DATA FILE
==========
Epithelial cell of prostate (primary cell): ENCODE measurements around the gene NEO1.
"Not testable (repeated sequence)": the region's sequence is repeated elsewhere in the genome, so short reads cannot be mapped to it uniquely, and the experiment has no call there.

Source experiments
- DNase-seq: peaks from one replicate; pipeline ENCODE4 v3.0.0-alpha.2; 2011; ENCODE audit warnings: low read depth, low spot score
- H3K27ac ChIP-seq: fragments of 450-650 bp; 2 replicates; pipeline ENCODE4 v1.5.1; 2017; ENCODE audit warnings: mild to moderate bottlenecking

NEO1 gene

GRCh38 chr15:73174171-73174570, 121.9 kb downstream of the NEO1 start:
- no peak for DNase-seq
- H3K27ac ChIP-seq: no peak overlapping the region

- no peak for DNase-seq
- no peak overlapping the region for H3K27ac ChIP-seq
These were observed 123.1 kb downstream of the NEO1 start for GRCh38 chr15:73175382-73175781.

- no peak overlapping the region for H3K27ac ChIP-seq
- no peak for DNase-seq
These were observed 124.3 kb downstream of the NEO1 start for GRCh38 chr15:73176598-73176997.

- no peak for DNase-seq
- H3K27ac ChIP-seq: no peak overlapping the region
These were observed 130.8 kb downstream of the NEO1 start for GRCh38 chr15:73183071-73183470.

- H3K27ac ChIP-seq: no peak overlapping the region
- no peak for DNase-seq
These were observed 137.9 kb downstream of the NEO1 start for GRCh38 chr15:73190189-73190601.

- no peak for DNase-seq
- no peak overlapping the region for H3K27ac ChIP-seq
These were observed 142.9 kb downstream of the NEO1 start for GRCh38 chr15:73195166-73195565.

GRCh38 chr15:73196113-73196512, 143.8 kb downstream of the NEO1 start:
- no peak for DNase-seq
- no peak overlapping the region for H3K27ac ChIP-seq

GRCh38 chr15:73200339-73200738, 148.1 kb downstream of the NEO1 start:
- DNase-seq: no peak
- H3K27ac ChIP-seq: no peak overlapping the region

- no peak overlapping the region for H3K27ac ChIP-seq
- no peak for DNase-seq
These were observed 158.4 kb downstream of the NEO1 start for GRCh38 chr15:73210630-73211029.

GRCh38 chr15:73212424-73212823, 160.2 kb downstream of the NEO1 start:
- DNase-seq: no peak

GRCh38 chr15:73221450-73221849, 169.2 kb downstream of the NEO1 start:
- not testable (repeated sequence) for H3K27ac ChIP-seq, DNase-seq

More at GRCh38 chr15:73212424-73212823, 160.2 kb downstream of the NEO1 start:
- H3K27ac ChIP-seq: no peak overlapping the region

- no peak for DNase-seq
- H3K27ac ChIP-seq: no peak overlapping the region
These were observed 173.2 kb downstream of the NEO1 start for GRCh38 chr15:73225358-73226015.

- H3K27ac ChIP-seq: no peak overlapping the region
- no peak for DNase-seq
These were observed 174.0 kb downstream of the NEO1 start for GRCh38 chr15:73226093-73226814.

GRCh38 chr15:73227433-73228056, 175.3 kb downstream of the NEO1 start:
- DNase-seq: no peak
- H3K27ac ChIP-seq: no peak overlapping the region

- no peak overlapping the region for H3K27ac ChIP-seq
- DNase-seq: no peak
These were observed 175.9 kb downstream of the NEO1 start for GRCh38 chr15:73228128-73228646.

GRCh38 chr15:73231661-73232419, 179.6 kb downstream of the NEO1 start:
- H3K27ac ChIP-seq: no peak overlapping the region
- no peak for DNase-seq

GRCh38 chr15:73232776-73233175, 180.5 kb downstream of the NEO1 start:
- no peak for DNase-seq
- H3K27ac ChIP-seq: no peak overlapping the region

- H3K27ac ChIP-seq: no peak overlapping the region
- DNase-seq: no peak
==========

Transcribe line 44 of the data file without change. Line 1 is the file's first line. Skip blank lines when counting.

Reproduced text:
- no peak for DNase-seq